Amazon raises Prime fee to $99
The online-retail giant chose the lower end of the expected increase, increasing it $20. The move could mean $300 million to $400 million more in operating income a year.
Seattle Times business reporter
Amazon.com followed through on plans announced in January to increase the fee customers pay for its Prime subscription service, raising the annual membership $20 to $99 a year.
It is the first Prime price hike since Amazon introduced the service nine years ago. When Amazon said it was considering the move in January, it cited growing shipping and fuel costs as the reason. The company said it was looking at boosting the membership fee $20 to $40 a year.
An Amazon spokeswoman said that the price increase will begin March 20, when the company will start charging $99 a year for new memberships. Beginning April 17, existing Prime members will pay $99 to renew.
The more than 20 million Prime members get two-day shipping at no extra charge on more than 20 million items from the retail site. They also get access to Amazon Prime Instant Video, the company’s Netflix-like streaming video service.
And if they own a Kindle e-reader, they can use the Kindle Owners Lending Library, which lets users borrow more than 500,000 digital books free with no due dates.
While the news was expected, Amazon shares climbed 87 cents to $371.51 Thursday, while the broader market slumped on concerns about Russia amassing troops at the Ukraine border. Wall Street has long fretted over Amazon’s thin margins, and a boost in Prime fees would likely increase the company’s profitability.
In a research note, RBC Capital Markets analyst Mark Mahaney said the move should add $300 million to $400 million in additional operating income, which would translate to 45 cents to 55 cents a share in earnings.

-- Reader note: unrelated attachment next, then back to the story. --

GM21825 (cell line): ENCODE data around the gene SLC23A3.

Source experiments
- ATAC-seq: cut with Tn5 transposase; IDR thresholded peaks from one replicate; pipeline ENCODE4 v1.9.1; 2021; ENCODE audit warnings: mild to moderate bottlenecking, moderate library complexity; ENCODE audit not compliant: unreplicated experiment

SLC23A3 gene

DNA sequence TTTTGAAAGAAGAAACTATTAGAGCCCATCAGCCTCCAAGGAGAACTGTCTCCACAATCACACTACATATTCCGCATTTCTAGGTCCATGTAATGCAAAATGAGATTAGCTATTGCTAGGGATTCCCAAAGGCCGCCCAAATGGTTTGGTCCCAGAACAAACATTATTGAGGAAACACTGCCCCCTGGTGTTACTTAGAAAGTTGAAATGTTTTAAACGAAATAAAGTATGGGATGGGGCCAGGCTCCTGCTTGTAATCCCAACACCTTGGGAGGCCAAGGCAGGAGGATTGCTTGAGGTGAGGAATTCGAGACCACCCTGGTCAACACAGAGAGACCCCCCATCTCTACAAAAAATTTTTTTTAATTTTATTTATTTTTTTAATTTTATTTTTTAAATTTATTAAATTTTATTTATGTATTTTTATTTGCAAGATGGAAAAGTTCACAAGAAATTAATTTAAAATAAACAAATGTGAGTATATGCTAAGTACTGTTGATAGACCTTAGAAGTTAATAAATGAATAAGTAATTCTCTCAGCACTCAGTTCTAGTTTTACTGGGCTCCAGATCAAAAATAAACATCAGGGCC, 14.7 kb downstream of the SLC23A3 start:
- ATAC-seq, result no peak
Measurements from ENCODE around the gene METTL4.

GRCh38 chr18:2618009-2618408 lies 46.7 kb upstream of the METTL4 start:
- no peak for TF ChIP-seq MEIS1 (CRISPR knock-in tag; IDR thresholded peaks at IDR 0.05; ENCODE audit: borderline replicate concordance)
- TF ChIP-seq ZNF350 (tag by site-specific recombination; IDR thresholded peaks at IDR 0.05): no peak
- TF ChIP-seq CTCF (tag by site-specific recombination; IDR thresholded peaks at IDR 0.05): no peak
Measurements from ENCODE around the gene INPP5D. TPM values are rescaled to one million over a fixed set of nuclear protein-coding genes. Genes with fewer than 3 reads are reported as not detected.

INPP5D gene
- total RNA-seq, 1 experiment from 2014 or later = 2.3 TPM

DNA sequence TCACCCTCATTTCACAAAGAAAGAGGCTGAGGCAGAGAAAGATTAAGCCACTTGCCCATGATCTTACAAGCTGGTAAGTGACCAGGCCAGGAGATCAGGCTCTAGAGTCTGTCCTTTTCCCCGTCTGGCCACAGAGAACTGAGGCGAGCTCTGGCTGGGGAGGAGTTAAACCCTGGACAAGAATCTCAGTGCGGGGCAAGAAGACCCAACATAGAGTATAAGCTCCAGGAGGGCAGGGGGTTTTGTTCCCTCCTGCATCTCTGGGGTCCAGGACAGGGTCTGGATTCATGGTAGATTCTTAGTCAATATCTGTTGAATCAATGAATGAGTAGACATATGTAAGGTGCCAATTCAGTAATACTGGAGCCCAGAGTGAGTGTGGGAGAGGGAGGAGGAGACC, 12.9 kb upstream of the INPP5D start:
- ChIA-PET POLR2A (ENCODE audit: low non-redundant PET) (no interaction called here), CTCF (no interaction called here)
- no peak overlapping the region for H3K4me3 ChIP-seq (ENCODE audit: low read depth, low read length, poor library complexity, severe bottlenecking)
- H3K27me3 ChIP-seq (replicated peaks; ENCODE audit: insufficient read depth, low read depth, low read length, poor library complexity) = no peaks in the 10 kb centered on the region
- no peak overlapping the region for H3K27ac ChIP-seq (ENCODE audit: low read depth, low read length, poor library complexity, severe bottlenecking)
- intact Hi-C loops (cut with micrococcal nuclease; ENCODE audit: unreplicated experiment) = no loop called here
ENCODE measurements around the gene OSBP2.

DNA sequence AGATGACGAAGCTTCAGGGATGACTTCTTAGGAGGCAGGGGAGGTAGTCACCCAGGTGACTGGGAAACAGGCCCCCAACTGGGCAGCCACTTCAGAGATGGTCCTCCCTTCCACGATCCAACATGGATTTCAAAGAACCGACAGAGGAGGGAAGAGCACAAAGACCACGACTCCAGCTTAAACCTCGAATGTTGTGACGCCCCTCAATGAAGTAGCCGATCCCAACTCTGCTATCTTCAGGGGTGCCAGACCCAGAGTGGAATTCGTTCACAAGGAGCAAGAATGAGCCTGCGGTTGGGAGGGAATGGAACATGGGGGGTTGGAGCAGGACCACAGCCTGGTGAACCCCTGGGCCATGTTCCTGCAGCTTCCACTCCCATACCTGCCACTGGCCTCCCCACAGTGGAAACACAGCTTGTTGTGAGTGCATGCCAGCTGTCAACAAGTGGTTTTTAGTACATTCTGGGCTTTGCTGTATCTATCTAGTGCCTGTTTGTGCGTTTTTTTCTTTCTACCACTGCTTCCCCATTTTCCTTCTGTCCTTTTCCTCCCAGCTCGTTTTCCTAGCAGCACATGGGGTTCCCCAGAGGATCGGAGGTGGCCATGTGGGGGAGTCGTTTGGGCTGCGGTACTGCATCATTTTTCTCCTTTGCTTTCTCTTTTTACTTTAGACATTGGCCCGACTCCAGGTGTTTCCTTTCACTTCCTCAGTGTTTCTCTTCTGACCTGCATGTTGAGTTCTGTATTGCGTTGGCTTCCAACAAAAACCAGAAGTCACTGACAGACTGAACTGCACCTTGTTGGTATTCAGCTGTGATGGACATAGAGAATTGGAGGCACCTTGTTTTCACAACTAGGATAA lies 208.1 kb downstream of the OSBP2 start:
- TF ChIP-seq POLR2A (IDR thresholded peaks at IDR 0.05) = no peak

And while some Prime members have said in surveys that they would drop the service if Amazon raised fees, most analysts don’t believe the membership churn will be significant. Several point to Issaquah-based Costco, which has seen few defections each time it has increased fees to its warehouse club.
“We see little likelihood of meaningful churn from the price increase,” said Robert W. Baird & Co. analyst Colin Sebastian in a research note.
Amazon spokeswoman Julie Law disputed the results of a survey of Prime members by Consumer Intelligence Research Partners that found only about half of the respondents would either definitely or probably renew if Amazon raised prices by $20 a year.
“We have done extensive analysis and I can assure you the third-party research is incorrect,” Law said. “We know that customers love Prime, as their usage of the shipping benefit has increased dramatically since launch. On a per customer basis, Prime members are ordering more items, across more categories, with free two-day shipping than ever before.”
Jay Greene: 206-464-2231 or email@example.com. Twitter: iamjaygreene